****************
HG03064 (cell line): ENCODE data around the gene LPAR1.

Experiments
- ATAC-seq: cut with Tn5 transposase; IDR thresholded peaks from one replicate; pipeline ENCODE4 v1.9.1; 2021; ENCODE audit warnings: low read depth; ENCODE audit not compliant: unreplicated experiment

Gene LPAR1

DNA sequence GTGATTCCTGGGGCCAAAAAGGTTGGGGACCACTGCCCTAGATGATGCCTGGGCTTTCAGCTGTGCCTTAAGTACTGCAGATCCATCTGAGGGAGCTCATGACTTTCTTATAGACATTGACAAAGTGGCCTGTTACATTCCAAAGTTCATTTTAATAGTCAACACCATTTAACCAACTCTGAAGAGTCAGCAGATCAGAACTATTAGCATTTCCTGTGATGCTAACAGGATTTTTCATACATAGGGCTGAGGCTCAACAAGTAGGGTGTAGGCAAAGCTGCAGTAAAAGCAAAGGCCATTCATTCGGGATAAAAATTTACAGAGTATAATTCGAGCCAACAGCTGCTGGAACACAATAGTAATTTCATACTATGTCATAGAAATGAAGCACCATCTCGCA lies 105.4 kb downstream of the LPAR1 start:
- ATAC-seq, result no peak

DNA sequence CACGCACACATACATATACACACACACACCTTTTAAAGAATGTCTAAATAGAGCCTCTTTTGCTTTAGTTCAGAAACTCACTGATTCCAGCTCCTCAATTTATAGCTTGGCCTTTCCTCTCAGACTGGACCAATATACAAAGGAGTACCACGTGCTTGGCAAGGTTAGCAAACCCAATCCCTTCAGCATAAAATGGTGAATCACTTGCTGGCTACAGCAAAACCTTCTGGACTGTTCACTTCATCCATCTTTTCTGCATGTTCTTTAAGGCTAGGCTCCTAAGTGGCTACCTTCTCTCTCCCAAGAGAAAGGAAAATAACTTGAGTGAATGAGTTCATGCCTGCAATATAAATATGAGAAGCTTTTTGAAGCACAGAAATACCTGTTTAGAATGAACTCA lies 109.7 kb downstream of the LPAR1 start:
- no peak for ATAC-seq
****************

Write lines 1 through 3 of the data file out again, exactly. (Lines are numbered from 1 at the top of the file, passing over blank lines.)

HG03064 (cell line): ENCODE data around the gene LPAR1.

Experiments
- ATAC-seq: cut with Tn5 transposase; IDR thresholded peaks from one replicate; pipeline ENCODE4 v1.9.1; 2021; ENCODE audit warnings: low read depth; ENCODE audit not compliant: unreplicated experiment